Pop! goes the politician: I expect there to be insider connections with a politician like County Attorney Andrew Thomas. It's no big surprise that he reprehensively hires his old boss' firm for hundreds of thousands of dollars in business at taxpayers' expense. "Politician" and "weasel" are synonymous. (Even if his pal is the best lawyer in America, this looks bad.) But I expect more out of ASU, because it is a bastion of higher learning that is operated with the utmost integrity. Or so ASU President Michael Crow always says.

Then, what went wrong with the ASU president's house deal?! How could insider connections be allowed to enter into this like they did? I've heard that ASU is trying to distance itself from this deal by claiming ignorance, among other things, but I hope that New Times doesn't let it get away with that. Like John Dougherty wrote in his column, there needs to be an investigation.
Paula Jones, Phoenix

Kudos Galore

Highest regards: I just wanted to write in and congratulate John Dougherty and New Times for finally getting a smattering of the recognition that he and it deserve for the eye-popping polygamy coverage the paper has published over the past three or four years ("Dougherty Honored" with the Casey Medal, June 22).

Without it, Warren Jeffs, the religion's criminal prophet, would not be on the FBI's Most Wanted List, and none of the rapists of little girls would be indicted and standing trial.

That it took law enforcement so long to do anything about this heinous problem — and still the surface has only been scratched — is almost unbelievable. The practice of turning the other way for so long by Arizona Governor Janet Napolitano and Attorney General Terry Goddard is criminal. I don't know how they can sleep at night.

If not for John, this would still be a terrible little secret that mainstream Mormons could keep hidden. There would be no national publicity, no book on the subject, not even the HBO show Big Love. (For the life of me, I don't know why Dougherty doesn't sue the creators of that show who have taken their plot lines right out of the pages of his New Times articles.)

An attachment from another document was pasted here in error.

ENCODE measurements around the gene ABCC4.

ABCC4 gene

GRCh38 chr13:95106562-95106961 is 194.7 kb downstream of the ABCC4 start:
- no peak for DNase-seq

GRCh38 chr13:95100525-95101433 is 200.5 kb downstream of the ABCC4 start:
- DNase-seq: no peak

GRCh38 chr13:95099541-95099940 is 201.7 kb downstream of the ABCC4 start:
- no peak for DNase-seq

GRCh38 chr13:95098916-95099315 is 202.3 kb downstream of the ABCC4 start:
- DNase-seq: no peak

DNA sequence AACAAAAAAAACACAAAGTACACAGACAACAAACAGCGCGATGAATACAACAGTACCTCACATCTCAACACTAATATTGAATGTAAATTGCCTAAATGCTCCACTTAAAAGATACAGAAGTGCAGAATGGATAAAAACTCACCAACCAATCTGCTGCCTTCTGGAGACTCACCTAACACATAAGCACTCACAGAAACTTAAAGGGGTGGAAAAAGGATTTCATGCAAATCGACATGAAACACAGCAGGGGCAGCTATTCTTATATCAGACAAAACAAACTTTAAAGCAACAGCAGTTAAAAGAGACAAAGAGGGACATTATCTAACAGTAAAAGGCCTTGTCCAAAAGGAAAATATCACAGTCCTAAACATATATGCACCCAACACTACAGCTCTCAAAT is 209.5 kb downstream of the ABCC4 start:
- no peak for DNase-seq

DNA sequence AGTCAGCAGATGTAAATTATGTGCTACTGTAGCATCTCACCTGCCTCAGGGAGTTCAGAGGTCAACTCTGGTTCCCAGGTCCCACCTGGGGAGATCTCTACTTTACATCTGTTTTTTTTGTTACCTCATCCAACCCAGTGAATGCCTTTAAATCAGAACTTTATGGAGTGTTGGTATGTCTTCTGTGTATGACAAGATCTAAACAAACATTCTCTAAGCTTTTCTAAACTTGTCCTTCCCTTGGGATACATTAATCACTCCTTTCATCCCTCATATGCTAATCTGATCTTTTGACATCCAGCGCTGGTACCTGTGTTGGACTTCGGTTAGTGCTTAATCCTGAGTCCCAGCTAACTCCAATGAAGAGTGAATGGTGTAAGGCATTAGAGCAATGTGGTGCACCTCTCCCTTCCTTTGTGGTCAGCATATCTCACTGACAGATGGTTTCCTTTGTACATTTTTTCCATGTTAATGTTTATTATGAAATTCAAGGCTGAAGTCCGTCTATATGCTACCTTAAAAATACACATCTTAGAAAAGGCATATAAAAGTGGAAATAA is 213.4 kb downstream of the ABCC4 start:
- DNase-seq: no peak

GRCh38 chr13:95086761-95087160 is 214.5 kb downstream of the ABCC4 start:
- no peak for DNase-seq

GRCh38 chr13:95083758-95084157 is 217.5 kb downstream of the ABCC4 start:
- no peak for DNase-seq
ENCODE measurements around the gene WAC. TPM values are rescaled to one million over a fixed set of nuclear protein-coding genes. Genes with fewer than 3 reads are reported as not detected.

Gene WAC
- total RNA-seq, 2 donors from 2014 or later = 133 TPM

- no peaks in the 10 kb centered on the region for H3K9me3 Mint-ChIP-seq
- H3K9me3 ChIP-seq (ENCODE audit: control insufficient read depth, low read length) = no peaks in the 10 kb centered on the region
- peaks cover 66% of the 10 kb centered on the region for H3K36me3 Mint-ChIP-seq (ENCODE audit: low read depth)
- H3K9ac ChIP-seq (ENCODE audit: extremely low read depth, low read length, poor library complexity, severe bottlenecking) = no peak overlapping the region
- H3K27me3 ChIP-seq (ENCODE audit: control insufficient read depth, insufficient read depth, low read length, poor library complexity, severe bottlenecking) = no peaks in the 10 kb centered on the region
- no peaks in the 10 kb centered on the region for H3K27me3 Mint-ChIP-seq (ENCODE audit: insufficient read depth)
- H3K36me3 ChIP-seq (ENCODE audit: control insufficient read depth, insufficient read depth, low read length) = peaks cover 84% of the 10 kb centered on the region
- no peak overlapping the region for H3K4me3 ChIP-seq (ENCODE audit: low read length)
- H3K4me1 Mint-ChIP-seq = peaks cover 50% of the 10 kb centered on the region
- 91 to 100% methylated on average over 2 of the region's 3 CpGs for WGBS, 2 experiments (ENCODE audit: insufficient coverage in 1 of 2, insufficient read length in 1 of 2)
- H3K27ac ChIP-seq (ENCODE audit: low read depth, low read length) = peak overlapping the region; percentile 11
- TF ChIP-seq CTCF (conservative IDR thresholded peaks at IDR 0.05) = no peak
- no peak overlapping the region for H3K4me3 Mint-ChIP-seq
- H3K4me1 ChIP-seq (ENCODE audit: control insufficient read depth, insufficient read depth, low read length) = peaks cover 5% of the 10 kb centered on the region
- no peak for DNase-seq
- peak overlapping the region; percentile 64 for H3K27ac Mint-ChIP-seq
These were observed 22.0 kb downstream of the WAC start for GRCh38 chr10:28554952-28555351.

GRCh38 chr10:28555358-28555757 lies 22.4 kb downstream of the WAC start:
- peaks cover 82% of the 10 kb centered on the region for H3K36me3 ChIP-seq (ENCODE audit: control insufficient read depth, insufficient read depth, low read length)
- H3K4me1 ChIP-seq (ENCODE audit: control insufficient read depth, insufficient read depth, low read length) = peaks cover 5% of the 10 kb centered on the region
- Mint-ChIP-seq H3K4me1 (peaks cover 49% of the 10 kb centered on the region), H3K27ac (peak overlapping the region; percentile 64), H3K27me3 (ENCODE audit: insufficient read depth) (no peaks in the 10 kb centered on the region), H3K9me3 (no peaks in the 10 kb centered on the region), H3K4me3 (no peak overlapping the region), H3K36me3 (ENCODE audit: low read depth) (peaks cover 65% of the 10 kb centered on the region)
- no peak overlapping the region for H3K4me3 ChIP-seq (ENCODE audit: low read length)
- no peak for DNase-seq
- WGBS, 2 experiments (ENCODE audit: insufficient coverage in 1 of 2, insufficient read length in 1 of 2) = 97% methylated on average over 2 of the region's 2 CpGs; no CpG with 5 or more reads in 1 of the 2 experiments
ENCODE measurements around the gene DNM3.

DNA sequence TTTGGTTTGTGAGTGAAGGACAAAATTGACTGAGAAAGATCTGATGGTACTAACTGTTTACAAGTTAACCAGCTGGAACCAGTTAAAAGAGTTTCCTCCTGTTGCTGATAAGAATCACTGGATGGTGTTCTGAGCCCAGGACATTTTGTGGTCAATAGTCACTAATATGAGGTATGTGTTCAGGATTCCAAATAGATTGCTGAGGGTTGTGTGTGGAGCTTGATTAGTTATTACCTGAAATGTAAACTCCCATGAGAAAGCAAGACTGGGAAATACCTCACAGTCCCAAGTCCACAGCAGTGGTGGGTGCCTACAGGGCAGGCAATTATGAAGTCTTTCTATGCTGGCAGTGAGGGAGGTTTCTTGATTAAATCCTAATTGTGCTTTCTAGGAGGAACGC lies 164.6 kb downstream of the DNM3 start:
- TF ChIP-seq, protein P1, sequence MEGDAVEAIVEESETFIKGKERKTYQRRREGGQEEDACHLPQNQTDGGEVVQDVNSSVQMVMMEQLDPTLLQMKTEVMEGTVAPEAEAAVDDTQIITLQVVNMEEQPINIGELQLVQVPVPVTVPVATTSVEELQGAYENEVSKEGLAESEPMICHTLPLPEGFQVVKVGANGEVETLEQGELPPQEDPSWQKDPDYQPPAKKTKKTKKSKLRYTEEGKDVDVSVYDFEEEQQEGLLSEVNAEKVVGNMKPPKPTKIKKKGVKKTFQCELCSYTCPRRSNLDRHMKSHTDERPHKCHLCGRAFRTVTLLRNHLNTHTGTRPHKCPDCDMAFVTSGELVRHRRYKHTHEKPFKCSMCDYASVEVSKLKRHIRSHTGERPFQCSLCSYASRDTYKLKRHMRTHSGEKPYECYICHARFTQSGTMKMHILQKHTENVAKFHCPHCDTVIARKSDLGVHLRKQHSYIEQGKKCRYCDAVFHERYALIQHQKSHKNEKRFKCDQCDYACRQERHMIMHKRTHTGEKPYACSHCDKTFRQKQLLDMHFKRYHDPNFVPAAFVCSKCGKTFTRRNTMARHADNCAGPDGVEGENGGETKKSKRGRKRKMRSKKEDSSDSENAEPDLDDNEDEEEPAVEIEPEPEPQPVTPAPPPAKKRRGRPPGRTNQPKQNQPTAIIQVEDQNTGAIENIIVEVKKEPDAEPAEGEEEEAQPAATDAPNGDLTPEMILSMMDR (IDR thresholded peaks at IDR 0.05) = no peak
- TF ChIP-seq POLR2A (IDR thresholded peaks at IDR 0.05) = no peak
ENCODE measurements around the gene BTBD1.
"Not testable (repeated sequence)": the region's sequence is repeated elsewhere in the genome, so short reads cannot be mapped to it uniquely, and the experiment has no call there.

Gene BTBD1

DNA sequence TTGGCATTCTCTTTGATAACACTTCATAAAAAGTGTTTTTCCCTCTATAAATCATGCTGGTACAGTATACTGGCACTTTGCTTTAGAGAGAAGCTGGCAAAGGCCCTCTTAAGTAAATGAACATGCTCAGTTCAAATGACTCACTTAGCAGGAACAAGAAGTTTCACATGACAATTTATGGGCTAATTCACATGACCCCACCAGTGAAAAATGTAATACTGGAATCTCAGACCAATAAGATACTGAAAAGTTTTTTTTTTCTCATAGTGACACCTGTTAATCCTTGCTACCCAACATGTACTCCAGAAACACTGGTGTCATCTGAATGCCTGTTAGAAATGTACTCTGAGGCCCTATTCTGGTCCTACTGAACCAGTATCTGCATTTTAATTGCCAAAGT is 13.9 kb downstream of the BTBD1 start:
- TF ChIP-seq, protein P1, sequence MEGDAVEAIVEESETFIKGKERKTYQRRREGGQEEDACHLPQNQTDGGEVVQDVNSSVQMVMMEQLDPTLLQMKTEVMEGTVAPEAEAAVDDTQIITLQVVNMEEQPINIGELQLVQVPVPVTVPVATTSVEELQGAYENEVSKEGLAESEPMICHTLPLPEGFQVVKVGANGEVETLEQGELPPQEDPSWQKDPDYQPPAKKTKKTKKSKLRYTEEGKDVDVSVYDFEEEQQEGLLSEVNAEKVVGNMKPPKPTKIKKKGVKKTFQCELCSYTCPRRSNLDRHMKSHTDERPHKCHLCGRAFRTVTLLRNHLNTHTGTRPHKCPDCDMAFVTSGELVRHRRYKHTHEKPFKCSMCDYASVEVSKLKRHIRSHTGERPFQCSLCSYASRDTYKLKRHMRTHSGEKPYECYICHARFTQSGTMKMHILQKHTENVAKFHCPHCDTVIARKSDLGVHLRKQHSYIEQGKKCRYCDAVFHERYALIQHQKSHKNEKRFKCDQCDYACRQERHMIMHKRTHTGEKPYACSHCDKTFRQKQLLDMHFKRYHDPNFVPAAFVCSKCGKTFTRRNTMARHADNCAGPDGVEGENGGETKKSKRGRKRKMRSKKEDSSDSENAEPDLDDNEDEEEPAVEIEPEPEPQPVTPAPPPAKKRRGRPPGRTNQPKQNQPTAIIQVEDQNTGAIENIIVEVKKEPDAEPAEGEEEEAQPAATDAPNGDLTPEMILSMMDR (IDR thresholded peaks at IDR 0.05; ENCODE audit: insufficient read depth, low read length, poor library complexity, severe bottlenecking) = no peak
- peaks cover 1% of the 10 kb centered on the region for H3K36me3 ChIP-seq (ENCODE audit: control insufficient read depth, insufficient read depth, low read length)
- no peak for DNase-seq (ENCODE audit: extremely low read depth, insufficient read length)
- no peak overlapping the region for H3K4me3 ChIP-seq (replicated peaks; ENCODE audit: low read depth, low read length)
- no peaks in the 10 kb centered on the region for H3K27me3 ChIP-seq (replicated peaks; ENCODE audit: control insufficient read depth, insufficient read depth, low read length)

Again, congratulations, John! Without your work, Arizona would be much worse off than it is. My hat is off to you and to New Times for employing you to fight unpopular battles.
John Tomkins, via the Internet

Three cheers and a huzzah: High praise and appreciation for John Dougherty's inability to walk away from a story — no matter how unpopular he, or it, may become.

Dougherty has consistently been at the forefront of investigative journalism at its finest in Arizona. With his exposés on Joe Arpaio & Company and his coverage of the polygamy issue in Colorado City, he has shown his grasp of what is wrong in our state and his ability to go after it in such a way that readers cannot hope to escape uneducated.

Three cheers for John and his reporting style! He comes up with accurate, current, hard-hitting real issues behind the big story. He lets all who read him know what needs to be known in this county and state — even when those in a position and under mandates to do so refuse. Huge congrats on an award that was too slow in coming.
Name withheld by request

Overdue acknowledgment: Congrats to John Dougherty for winning a long-overdue award! I've been reading his reports for years. I now live in Alaska, but thank goodness for the computer. Please keep him doing what he does best.